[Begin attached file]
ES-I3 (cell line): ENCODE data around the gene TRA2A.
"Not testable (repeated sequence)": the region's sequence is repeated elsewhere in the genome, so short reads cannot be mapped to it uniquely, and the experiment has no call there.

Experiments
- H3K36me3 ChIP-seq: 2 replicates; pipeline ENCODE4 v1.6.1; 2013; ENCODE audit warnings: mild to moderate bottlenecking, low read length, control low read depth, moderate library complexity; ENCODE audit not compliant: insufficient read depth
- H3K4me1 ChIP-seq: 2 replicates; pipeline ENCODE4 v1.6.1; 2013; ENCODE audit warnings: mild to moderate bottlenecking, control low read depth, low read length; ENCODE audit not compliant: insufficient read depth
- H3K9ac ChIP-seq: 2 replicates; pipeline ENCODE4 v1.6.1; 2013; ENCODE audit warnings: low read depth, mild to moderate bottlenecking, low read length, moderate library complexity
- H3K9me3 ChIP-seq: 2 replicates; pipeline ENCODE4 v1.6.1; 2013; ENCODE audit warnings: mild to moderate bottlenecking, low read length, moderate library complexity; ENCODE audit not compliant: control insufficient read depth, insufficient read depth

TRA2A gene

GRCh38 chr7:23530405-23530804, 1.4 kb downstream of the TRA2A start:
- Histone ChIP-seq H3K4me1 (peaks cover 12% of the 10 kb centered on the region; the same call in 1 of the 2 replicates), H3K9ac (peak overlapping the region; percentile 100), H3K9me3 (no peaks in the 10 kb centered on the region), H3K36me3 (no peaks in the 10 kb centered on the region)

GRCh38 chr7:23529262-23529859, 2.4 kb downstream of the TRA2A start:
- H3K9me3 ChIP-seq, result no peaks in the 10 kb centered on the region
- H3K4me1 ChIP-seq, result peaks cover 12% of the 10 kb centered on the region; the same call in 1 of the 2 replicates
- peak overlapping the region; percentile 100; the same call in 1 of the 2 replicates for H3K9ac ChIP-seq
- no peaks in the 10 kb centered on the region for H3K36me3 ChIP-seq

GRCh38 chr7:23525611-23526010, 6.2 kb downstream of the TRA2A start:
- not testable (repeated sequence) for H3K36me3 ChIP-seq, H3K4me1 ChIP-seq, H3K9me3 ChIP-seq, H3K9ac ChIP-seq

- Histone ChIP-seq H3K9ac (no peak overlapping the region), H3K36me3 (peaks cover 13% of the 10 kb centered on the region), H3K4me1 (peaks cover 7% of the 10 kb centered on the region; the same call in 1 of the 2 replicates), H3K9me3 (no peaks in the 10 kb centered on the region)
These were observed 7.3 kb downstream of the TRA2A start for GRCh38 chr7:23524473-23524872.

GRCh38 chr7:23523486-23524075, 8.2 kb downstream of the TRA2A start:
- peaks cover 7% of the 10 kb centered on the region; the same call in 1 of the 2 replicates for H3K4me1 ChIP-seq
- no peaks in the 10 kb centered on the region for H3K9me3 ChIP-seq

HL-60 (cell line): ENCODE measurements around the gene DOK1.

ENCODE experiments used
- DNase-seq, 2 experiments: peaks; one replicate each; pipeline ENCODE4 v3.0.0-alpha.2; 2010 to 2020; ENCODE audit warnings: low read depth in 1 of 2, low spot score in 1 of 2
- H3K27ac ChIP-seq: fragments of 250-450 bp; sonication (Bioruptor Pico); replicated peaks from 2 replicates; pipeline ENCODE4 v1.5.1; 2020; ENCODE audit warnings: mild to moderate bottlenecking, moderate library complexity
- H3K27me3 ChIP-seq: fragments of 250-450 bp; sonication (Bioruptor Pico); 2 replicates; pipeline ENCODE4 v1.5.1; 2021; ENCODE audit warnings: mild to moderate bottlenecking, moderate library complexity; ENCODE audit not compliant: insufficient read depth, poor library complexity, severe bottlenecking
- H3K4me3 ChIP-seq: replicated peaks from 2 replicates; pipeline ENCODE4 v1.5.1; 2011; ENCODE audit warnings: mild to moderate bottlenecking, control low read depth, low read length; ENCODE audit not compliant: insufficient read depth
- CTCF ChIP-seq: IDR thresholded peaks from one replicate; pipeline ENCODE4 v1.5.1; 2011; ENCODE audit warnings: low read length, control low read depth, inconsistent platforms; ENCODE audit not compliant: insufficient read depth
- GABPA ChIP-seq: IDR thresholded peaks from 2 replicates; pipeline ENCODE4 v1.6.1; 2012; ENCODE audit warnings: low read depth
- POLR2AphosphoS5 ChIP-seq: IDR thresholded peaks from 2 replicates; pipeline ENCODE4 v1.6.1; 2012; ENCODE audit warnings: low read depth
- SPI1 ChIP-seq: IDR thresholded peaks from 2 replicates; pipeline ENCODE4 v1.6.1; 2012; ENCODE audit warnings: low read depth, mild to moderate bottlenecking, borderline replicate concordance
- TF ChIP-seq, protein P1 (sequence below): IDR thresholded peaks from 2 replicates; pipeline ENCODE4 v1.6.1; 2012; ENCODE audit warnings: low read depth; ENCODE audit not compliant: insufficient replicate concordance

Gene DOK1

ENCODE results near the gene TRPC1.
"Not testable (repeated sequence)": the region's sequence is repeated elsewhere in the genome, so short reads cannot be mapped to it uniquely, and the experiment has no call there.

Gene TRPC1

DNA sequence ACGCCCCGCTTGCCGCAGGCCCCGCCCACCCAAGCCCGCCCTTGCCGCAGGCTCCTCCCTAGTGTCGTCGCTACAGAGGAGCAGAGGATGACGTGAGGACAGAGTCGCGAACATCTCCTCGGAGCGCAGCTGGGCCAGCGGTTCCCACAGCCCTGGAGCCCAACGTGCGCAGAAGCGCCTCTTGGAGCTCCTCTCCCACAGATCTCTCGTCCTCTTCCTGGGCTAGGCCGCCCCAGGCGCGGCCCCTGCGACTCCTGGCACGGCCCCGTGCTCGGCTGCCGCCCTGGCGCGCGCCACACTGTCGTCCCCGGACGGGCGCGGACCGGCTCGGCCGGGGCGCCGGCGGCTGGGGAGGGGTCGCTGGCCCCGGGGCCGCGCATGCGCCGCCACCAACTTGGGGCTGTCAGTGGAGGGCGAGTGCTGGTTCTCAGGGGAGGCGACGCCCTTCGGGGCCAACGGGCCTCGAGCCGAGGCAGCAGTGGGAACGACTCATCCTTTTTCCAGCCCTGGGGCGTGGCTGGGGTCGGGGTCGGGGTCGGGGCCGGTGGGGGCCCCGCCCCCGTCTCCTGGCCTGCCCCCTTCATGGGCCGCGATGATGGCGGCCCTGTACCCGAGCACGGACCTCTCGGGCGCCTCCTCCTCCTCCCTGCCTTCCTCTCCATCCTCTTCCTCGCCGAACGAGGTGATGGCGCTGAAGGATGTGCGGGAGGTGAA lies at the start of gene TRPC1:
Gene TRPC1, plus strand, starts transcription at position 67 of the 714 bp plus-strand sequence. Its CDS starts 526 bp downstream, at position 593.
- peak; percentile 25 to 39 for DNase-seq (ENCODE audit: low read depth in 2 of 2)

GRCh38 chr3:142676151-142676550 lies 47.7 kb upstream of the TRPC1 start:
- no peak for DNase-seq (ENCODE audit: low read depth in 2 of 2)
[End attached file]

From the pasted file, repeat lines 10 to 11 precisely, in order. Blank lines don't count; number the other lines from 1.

- Histone ChIP-seq H3K4me1 (peaks cover 12% of the 10 kb centered on the region; the same call in 1 of the 2 replicates), H3K9ac (peak overlapping the region; percentile 100), H3K9me3 (no peaks in the 10 kb centered on the region), H3K36me3 (no peaks in the 10 kb centered on the region)

GRCh38 chr7:23529262-23529859, 2.4 kb downstream of the TRA2A start: